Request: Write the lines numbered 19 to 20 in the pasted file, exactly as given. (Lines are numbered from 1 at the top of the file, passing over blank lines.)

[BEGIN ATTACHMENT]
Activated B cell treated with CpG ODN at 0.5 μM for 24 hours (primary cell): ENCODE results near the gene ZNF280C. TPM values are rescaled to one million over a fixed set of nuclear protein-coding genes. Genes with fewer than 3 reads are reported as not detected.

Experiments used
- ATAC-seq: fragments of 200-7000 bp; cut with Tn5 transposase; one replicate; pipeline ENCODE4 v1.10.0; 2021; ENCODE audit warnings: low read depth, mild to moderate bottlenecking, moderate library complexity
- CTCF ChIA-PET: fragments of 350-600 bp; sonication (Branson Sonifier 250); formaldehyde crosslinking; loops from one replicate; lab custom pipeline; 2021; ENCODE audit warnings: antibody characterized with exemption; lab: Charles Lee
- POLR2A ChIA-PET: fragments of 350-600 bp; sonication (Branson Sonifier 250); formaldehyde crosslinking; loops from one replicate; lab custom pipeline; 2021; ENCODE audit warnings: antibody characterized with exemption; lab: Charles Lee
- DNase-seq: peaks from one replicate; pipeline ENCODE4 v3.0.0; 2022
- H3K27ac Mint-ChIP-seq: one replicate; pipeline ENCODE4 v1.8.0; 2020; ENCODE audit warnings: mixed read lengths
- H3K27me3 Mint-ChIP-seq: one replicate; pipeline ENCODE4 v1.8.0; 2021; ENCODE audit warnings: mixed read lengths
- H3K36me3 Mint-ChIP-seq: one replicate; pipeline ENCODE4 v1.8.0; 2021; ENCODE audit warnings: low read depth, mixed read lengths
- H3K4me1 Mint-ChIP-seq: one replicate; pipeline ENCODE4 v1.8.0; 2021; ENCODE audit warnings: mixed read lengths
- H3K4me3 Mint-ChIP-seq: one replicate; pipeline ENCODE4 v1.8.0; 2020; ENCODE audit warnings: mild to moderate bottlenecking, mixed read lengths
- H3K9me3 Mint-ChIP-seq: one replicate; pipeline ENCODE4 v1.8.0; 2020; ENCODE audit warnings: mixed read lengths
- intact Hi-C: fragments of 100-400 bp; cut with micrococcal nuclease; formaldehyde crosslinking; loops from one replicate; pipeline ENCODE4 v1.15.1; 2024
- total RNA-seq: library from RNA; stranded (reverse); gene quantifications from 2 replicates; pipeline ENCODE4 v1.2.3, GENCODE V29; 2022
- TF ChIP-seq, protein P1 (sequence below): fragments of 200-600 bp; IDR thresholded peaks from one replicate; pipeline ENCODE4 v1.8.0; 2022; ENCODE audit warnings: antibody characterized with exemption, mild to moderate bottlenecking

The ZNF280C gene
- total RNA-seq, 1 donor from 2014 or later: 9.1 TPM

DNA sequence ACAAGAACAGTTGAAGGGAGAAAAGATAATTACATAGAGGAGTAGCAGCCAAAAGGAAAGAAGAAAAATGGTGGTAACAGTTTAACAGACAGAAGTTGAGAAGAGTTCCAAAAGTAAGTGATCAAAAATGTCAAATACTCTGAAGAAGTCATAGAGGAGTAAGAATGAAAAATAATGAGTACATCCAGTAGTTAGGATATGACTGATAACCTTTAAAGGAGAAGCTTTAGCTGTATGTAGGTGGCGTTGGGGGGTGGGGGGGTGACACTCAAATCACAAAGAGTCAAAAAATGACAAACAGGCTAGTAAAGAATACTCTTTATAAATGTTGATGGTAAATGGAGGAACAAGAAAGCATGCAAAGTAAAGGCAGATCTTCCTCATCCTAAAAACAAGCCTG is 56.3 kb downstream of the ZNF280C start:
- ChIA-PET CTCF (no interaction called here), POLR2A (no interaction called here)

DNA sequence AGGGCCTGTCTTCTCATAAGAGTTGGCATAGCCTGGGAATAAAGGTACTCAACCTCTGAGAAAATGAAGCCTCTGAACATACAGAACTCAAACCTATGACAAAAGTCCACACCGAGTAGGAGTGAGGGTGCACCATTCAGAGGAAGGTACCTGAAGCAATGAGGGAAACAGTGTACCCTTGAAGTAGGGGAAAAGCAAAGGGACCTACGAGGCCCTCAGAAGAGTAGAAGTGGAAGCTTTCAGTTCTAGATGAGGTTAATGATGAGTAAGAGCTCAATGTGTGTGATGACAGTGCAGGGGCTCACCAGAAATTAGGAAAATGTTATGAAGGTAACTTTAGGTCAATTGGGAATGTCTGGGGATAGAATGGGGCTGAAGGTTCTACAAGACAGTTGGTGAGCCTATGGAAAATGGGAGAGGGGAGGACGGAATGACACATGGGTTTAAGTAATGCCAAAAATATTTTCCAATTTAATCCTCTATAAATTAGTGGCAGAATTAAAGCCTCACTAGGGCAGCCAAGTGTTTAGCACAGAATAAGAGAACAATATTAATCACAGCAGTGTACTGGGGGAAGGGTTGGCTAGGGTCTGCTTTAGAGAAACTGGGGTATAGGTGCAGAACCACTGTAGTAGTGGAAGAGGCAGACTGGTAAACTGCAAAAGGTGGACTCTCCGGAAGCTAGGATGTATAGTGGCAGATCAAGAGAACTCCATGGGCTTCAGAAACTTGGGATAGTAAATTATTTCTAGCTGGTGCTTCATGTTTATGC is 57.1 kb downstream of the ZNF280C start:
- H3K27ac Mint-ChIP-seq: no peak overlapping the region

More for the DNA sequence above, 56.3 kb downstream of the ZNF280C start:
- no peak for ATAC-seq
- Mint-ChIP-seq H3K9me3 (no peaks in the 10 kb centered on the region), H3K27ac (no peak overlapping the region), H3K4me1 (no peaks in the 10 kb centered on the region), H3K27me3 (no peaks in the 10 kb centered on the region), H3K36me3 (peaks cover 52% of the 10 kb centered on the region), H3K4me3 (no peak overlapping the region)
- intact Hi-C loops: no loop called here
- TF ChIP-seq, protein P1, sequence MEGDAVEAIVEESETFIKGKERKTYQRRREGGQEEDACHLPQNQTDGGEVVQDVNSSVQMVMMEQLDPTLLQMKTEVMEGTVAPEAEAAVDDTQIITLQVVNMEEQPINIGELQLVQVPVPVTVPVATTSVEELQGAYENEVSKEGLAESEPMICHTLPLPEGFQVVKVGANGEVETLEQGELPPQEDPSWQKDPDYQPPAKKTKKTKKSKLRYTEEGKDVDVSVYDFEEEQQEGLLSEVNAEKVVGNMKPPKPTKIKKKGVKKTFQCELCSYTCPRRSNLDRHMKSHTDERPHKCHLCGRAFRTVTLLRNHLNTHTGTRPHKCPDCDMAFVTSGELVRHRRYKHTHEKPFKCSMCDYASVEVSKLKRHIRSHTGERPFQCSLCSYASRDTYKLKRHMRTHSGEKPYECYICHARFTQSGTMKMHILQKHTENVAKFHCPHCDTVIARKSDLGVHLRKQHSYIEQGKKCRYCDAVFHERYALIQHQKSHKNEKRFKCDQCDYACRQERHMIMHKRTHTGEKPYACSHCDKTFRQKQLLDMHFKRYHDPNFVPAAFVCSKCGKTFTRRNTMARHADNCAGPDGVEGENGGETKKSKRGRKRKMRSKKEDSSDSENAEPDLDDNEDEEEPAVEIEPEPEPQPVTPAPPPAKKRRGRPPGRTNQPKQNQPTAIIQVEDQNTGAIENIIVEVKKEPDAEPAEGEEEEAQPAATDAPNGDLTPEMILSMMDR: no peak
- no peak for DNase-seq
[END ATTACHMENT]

- ChIA-PET CTCF (no interaction called here), POLR2A (no interaction called here)

DNA sequence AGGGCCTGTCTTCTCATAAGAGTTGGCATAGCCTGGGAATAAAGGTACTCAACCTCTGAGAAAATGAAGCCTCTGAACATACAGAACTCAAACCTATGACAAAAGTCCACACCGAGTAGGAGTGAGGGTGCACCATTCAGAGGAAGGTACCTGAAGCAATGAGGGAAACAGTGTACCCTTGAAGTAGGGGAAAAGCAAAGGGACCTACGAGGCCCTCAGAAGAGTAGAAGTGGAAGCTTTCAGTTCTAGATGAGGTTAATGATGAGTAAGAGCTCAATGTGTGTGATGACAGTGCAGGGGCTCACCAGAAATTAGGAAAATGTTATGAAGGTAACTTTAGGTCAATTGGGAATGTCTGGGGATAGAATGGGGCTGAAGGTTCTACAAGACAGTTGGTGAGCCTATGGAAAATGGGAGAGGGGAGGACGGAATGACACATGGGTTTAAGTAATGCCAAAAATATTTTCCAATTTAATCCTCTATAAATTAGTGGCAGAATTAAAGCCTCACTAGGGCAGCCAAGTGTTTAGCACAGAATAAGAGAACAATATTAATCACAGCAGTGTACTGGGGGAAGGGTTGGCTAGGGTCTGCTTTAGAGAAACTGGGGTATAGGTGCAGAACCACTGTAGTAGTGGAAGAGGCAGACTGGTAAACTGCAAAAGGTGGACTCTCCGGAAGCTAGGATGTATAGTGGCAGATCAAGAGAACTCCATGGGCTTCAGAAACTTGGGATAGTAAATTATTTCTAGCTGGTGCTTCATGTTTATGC is 57.1 kb downstream of the ZNF280C start: